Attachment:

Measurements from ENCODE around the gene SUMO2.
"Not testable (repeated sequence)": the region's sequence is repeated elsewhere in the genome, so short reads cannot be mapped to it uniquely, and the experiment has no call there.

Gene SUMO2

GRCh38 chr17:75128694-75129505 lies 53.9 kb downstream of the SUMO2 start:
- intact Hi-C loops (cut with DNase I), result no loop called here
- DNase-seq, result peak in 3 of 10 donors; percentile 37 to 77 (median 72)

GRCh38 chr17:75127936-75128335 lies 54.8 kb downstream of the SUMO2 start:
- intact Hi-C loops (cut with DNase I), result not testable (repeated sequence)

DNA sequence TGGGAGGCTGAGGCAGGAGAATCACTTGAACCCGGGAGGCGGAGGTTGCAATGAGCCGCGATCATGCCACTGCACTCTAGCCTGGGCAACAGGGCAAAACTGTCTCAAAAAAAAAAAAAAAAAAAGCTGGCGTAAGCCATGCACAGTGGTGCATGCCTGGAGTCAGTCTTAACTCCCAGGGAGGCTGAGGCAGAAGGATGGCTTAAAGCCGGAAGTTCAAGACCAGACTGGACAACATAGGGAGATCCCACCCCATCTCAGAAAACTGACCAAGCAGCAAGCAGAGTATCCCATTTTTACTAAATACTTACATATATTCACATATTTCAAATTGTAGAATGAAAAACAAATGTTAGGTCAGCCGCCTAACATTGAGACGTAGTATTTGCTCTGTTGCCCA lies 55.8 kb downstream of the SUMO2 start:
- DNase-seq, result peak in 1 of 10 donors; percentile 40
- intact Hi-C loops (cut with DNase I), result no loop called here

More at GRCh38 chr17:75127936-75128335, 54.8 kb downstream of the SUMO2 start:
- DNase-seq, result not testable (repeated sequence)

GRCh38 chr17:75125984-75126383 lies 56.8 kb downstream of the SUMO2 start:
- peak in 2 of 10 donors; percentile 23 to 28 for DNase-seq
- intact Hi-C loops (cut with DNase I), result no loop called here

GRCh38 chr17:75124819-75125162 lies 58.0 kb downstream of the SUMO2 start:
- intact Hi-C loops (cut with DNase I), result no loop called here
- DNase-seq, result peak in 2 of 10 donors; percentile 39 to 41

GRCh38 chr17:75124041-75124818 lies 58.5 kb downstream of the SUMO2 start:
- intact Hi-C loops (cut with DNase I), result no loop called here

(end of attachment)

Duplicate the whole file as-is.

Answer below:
Measurements from ENCODE around the gene SUMO2.
"Not testable (repeated sequence)": the region's sequence is repeated elsewhere in the genome, so short reads cannot be mapped to it uniquely, and the experiment has no call there.

Gene SUMO2

GRCh38 chr17:75128694-75129505 lies 53.9 kb downstream of the SUMO2 start:
- intact Hi-C loops (cut with DNase I), result no loop called here
- DNase-seq, result peak in 3 of 10 donors; percentile 37 to 77 (median 72)

GRCh38 chr17:75127936-75128335 lies 54.8 kb downstream of the SUMO2 start:
- intact Hi-C loops (cut with DNase I), result not testable (repeated sequence)

DNA sequence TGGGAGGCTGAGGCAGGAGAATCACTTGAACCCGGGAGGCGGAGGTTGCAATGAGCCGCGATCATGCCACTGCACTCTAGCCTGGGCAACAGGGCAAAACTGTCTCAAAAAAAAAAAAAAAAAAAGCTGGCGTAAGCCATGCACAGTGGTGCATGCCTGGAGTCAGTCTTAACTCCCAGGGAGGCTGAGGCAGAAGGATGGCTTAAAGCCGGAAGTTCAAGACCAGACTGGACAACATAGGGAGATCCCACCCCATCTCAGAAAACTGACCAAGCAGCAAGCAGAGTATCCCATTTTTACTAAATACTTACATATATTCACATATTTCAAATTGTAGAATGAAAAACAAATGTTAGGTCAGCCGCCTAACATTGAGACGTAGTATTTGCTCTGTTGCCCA lies 55.8 kb downstream of the SUMO2 start:
- DNase-seq, result peak in 1 of 10 donors; percentile 40
- intact Hi-C loops (cut with DNase I), result no loop called here

More at GRCh38 chr17:75127936-75128335, 54.8 kb downstream of the SUMO2 start:
- DNase-seq, result not testable (repeated sequence)

GRCh38 chr17:75125984-75126383 lies 56.8 kb downstream of the SUMO2 start:
- peak in 2 of 10 donors; percentile 23 to 28 for DNase-seq
- intact Hi-C loops (cut with DNase I), result no loop called here

GRCh38 chr17:75124819-75125162 lies 58.0 kb downstream of the SUMO2 start:
- intact Hi-C loops (cut with DNase I), result no loop called here
- DNase-seq, result peak in 2 of 10 donors; percentile 39 to 41

GRCh38 chr17:75124041-75124818 lies 58.5 kb downstream of the SUMO2 start:
- intact Hi-C loops (cut with DNase I), result no loop called here